Years built: 2013 - today
Bodystyles: Five-door small hatchback
What is it?
The i3 really is the standout oddball in BMW’s range, yet in spite of that it is one of the very best cars that the storied German manufacturer makes. The i3 was BMW’s first dip of a toe in the waters of electric motoring, and rather than just re-engineer an existing car, BMW decided to go the whole hog and create not just a new model, but an entire new sub-brand, the i-brand, dedicated to electric cars. It was a worthwhile effort, resulting in one of the best battery-powered cars of recent years, and now that used prices are making it affordable, a brilliant choice for those looking to get their start in EV driving.
Which one should I buy?
You do need to buy carefully when it comes to i3s, especially as BMW gave the car a major battery update in 2017 which dramatically extended its one-charge driving range. Early models came with a 60Ah battery, with a one-charge range of between 130-160km. That could be stretched, for around an extra 100km, with the optional ‘range extender’ engine, which is basically a tiny 647cc two-cylinder engine, mounted in the rear, that acts as a generator to keep the batteries topped up on a longer run. It’s well worth paying the extra for the range extender version (known as REx) as it does a huge amount to reduce ‘range anxiety’ and, even on the earlier models, makes city-to-city journeys entirely practical. The tiny eight-litre petrol tank takes just seconds to refill, when you need to, but it is worth remembering that the REx version does have a slightly higher Co2 rating than the purely-battery model (0g/km for the electric-only BEV, 13g/km for the REx) so you will pay an extra €50 a year in motor tax, and you won’t qualify for the zero-rate BIK if you’re buying an i3 for business use.
That 2017 update brought with it a larger 94Ah battery (larger in capacity only, it is actually physically the same size as the old battery and fits into the same space) which stretches the one-charge range to as much as 290km on the official test cycle, but BMW prefers to quote a more realistic 200km range for day-to-day use. Again, the REx version will extend that by around 100km.
There is only one basic trim of i3, with plenty of potential options, but standard equipment (sat-nav. automatic transmission, climate control) is good. It’s worth splashing out the extra ‘Suite’ interior trim which includes gorgeous natural-finish wood trim. Don’t worry if you spot big panels of what appear to be an unusually textured plastic in the cabin — that the carbon-reinforced plastic that makes up much of the i3’s structure, and BMW displays it in the cabin to remind you that this is a purpose-built, lightweight electric car, rather than a hatchback with batteries instead of a fuel tank.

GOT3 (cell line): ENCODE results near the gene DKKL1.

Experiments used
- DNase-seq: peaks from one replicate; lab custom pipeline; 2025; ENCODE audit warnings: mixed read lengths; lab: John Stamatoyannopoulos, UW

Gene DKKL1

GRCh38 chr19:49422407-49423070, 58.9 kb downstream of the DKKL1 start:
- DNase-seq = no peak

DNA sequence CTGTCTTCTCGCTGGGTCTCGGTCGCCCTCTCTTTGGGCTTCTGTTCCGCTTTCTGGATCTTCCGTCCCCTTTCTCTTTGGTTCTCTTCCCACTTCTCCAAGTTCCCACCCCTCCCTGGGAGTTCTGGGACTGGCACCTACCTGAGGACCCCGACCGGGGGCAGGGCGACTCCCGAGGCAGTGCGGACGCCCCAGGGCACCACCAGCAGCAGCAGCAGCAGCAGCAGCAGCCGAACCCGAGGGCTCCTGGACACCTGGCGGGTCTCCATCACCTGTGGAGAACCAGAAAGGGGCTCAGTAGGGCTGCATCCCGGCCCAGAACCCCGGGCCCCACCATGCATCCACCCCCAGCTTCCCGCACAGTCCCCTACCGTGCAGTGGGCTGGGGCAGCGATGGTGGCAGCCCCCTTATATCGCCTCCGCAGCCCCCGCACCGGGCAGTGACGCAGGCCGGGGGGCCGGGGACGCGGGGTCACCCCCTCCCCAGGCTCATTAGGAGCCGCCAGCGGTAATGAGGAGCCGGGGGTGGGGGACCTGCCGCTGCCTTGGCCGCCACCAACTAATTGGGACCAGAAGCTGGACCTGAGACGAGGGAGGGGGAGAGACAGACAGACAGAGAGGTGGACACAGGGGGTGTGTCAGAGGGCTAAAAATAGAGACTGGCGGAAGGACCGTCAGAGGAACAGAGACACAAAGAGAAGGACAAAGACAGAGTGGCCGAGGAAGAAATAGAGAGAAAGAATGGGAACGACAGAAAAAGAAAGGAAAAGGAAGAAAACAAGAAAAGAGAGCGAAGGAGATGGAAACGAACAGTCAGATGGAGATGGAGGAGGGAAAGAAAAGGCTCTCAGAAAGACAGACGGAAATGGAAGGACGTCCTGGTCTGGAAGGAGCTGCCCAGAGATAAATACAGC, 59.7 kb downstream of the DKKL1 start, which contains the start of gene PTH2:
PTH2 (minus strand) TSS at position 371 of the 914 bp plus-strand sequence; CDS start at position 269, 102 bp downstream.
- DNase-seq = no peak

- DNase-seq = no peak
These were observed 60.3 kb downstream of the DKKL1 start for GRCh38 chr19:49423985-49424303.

How much should I spend? You’ll pick up a 2014-2015 electric-only i3 for around the €20,000, which makes it rather a lot of electric car for the money, but you will be dealing with relatively limited range. A more recent version, with the bigger battery and range extender engine, will be more like €30,000.
Here’s one we found:
2016 BMW i3 REx, one owner, 23,000km, €30,995 from a BMW main dealer.
What goes wrong?
In theory, electric cars are naturally more reliable than petrol or diesel equivalents, simply because instead of a multi-component engine, they have one moving part — an electric motor that spins. Of course in practice, it’s not quite that simple, but the good news is that the i3 seems to be very reliable so far. The main electric drive components have no major reported issues, and while the battery will of course degrade in its performance a certain amount over time, but it is covered by its own eight-year, 160,000km warranty. If you buy from a BMW main dealer, a used i3 will also have a very impressive two-year used warranty.
Do keep an eye on the rear-opening back doors — they use the same hinge mechanism as the old Mini Clubman estate and can be prone to sagging and occasionally issues with the latching mechanism. Check the exterior panels very carefully for any damage, as well as the alloy wheels — they’re unique to the car and expensive to replace if the car has had any minor bashes.
BMW has just given the i3 a major facelift and update for the 2018 model year, which includes a slightly more powerful, sportier i3-S version, but for most of us the basic 170hp version has more than sufficient performance. It even drives like a proper BMW, with rear-wheel drive and sweetly balanced steering. Just beware of those skinny front tyres (kept that way for aerodynamic performance) as their grip levels can be easily overcome if you’re a bit too enthusiastic behind the wheel.
And when you’ve found your perfect BMW i3 don’t forget to get it history checked by motorcheck.ie.